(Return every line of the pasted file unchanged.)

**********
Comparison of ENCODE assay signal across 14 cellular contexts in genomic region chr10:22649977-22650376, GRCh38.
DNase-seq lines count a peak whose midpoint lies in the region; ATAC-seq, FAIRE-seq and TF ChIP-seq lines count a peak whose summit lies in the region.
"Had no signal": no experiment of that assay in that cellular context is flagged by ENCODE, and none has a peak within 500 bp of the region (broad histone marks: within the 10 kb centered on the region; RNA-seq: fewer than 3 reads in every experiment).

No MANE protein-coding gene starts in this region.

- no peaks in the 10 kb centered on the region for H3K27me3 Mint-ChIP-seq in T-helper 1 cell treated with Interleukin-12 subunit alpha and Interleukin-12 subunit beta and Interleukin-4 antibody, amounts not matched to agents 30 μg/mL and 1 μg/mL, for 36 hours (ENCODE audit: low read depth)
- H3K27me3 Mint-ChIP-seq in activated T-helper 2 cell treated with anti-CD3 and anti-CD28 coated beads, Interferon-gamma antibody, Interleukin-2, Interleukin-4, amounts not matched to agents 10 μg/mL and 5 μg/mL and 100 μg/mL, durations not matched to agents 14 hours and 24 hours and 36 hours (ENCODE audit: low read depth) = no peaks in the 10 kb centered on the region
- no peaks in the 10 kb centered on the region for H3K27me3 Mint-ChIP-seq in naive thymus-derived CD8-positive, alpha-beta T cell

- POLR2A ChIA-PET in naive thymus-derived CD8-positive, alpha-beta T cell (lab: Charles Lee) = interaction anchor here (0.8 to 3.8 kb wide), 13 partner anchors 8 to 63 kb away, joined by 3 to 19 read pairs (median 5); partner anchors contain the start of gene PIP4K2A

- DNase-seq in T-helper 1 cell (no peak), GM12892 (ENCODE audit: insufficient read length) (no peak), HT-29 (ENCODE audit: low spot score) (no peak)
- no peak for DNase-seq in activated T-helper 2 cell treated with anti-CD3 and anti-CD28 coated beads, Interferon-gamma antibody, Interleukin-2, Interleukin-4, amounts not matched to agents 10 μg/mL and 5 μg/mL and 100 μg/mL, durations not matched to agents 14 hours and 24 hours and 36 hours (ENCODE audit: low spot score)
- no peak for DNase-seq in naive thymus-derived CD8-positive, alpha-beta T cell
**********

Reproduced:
Comparison of ENCODE assay signal across 14 cellular contexts in genomic region chr10:22649977-22650376, GRCh38.
DNase-seq lines count a peak whose midpoint lies in the region; ATAC-seq, FAIRE-seq and TF ChIP-seq lines count a peak whose summit lies in the region.
"Had no signal": no experiment of that assay in that cellular context is flagged by ENCODE, and none has a peak within 500 bp of the region (broad histone marks: within the 10 kb centered on the region; RNA-seq: fewer than 3 reads in every experiment).

No MANE protein-coding gene starts in this region.

- no peaks in the 10 kb centered on the region for H3K27me3 Mint-ChIP-seq in T-helper 1 cell treated with Interleukin-12 subunit alpha and Interleukin-12 subunit beta and Interleukin-4 antibody, amounts not matched to agents 30 μg/mL and 1 μg/mL, for 36 hours (ENCODE audit: low read depth)
- H3K27me3 Mint-ChIP-seq in activated T-helper 2 cell treated with anti-CD3 and anti-CD28 coated beads, Interferon-gamma antibody, Interleukin-2, Interleukin-4, amounts not matched to agents 10 μg/mL and 5 μg/mL and 100 μg/mL, durations not matched to agents 14 hours and 24 hours and 36 hours (ENCODE audit: low read depth) = no peaks in the 10 kb centered on the region
- no peaks in the 10 kb centered on the region for H3K27me3 Mint-ChIP-seq in naive thymus-derived CD8-positive, alpha-beta T cell

- POLR2A ChIA-PET in naive thymus-derived CD8-positive, alpha-beta T cell (lab: Charles Lee) = interaction anchor here (0.8 to 3.8 kb wide), 13 partner anchors 8 to 63 kb away, joined by 3 to 19 read pairs (median 5); partner anchors contain the start of gene PIP4K2A

- DNase-seq in T-helper 1 cell (no peak), GM12892 (ENCODE audit: insufficient read length) (no peak), HT-29 (ENCODE audit: low spot score) (no peak)
- no peak for DNase-seq in activated T-helper 2 cell treated with anti-CD3 and anti-CD28 coated beads, Interferon-gamma antibody, Interleukin-2, Interleukin-4, amounts not matched to agents 10 μg/mL and 5 μg/mL and 100 μg/mL, durations not matched to agents 14 hours and 24 hours and 36 hours (ENCODE audit: low spot score)
- no peak for DNase-seq in naive thymus-derived CD8-positive, alpha-beta T cell